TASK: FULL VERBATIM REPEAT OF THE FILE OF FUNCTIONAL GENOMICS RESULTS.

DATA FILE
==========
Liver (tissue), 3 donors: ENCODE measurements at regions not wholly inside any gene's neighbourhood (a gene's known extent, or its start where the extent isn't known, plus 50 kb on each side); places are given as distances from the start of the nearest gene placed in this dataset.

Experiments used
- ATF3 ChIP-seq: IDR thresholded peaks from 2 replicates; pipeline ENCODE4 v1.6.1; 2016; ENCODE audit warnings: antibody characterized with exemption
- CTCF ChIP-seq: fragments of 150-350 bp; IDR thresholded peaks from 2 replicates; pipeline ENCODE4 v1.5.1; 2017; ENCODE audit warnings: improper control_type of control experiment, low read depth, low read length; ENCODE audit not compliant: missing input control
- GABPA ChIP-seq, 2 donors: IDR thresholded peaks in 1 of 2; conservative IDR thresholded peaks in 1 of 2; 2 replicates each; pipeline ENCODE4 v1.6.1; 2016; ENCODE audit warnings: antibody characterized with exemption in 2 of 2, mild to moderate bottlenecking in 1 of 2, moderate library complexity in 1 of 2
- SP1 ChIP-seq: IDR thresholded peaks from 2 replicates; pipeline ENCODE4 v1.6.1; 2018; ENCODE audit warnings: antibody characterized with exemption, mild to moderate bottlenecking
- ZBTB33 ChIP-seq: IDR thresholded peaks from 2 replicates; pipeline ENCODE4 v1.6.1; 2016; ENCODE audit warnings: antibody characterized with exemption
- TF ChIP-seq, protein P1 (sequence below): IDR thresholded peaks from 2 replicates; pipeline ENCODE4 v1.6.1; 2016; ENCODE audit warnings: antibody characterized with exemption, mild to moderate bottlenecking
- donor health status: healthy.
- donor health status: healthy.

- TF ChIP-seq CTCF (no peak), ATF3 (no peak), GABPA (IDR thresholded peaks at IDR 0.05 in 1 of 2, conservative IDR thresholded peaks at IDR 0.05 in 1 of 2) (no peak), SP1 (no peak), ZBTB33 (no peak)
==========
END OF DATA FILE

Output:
Liver (tissue), 3 donors: ENCODE measurements at regions not wholly inside any gene's neighbourhood (a gene's known extent, or its start where the extent isn't known, plus 50 kb on each side); places are given as distances from the start of the nearest gene placed in this dataset.

Experiments used
- ATF3 ChIP-seq: IDR thresholded peaks from 2 replicates; pipeline ENCODE4 v1.6.1; 2016; ENCODE audit warnings: antibody characterized with exemption
- CTCF ChIP-seq: fragments of 150-350 bp; IDR thresholded peaks from 2 replicates; pipeline ENCODE4 v1.5.1; 2017; ENCODE audit warnings: improper control_type of control experiment, low read depth, low read length; ENCODE audit not compliant: missing input control
- GABPA ChIP-seq, 2 donors: IDR thresholded peaks in 1 of 2; conservative IDR thresholded peaks in 1 of 2; 2 replicates each; pipeline ENCODE4 v1.6.1; 2016; ENCODE audit warnings: antibody characterized with exemption in 2 of 2, mild to moderate bottlenecking in 1 of 2, moderate library complexity in 1 of 2
- SP1 ChIP-seq: IDR thresholded peaks from 2 replicates; pipeline ENCODE4 v1.6.1; 2018; ENCODE audit warnings: antibody characterized with exemption, mild to moderate bottlenecking
- ZBTB33 ChIP-seq: IDR thresholded peaks from 2 replicates; pipeline ENCODE4 v1.6.1; 2016; ENCODE audit warnings: antibody characterized with exemption
- TF ChIP-seq, protein P1 (sequence below): IDR thresholded peaks from 2 replicates; pipeline ENCODE4 v1.6.1; 2016; ENCODE audit warnings: antibody characterized with exemption, mild to moderate bottlenecking
- donor health status: healthy.
- donor health status: healthy.

- TF ChIP-seq CTCF (no peak), ATF3 (no peak), GABPA (IDR thresholded peaks at IDR 0.05 in 1 of 2, conservative IDR thresholded peaks at IDR 0.05 in 1 of 2) (no peak), SP1 (no peak), ZBTB33 (no peak)